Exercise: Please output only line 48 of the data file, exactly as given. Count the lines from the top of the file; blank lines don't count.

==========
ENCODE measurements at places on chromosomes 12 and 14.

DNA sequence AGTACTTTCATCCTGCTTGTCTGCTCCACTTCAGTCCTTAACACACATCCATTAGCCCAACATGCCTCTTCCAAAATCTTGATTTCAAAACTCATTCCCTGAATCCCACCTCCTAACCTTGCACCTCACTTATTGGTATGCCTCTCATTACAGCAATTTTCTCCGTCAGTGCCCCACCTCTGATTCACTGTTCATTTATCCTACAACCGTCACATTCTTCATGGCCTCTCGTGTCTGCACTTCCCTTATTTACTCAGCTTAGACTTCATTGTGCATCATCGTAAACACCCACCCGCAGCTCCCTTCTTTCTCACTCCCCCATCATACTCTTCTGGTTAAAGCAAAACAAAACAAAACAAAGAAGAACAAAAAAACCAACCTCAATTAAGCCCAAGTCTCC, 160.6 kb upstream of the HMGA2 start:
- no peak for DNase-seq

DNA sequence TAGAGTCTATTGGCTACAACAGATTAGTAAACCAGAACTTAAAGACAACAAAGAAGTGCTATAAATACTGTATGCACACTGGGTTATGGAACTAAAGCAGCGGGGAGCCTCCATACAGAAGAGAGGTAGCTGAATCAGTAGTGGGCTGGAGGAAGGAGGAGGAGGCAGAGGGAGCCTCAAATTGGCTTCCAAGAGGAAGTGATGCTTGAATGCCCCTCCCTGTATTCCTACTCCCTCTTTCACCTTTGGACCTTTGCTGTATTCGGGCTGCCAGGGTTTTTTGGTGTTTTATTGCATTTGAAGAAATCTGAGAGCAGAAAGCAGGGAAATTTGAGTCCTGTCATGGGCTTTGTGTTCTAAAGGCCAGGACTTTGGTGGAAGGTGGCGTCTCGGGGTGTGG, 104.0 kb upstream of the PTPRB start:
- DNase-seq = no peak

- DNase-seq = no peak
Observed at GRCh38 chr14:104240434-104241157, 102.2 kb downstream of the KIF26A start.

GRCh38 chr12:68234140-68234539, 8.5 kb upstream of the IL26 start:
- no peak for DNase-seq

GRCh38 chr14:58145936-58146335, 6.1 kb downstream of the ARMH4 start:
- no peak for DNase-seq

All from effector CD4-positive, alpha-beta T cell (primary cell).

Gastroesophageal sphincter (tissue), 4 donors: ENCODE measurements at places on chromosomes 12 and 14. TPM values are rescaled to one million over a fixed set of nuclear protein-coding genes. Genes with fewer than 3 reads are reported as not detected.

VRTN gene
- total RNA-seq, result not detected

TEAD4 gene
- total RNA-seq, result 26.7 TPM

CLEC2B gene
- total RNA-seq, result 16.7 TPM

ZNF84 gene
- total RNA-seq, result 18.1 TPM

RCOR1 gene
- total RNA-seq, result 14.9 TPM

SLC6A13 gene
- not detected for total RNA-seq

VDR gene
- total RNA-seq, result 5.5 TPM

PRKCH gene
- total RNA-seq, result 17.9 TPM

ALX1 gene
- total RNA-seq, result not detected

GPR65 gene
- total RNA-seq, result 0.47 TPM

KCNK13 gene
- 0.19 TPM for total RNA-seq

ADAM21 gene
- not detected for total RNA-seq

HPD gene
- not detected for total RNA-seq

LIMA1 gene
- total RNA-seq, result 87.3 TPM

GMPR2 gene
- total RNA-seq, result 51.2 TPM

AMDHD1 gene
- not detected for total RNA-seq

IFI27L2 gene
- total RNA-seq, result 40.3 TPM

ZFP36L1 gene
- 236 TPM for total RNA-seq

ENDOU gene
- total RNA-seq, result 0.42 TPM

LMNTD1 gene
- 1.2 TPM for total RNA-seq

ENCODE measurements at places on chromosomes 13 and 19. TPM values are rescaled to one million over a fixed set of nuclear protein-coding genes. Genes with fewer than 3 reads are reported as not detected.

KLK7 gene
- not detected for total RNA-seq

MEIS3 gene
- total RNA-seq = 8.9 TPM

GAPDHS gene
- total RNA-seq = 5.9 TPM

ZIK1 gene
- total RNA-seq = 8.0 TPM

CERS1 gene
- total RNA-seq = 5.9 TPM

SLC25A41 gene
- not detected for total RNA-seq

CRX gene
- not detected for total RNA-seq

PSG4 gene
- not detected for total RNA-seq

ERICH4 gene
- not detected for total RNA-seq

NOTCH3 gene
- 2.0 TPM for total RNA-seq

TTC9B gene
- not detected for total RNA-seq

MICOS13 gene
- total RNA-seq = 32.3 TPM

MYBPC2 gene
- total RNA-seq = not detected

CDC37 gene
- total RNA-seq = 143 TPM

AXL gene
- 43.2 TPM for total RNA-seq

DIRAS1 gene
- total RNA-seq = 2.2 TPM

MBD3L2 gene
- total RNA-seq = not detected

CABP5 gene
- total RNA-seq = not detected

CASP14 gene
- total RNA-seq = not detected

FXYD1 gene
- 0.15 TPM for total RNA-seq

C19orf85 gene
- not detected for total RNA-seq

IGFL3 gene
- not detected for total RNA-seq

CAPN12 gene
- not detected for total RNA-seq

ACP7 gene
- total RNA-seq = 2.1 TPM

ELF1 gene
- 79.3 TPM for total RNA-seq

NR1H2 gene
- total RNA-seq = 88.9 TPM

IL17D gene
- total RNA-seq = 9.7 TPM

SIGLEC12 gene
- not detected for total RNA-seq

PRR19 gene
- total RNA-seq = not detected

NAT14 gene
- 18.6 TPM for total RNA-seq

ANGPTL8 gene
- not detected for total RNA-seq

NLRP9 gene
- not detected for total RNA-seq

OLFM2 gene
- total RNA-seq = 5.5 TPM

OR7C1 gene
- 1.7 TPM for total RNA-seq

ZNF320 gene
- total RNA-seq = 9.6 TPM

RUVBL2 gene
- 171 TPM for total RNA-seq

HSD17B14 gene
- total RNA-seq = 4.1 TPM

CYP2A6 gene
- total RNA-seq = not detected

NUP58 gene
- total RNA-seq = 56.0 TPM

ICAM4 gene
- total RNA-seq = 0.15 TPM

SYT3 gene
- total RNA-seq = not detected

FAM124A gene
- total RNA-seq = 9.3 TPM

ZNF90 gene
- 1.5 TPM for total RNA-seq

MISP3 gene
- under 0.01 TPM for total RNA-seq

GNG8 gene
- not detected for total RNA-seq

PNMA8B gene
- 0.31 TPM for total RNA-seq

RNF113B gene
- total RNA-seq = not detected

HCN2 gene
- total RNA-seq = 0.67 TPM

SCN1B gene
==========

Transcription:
ZFP36L1 gene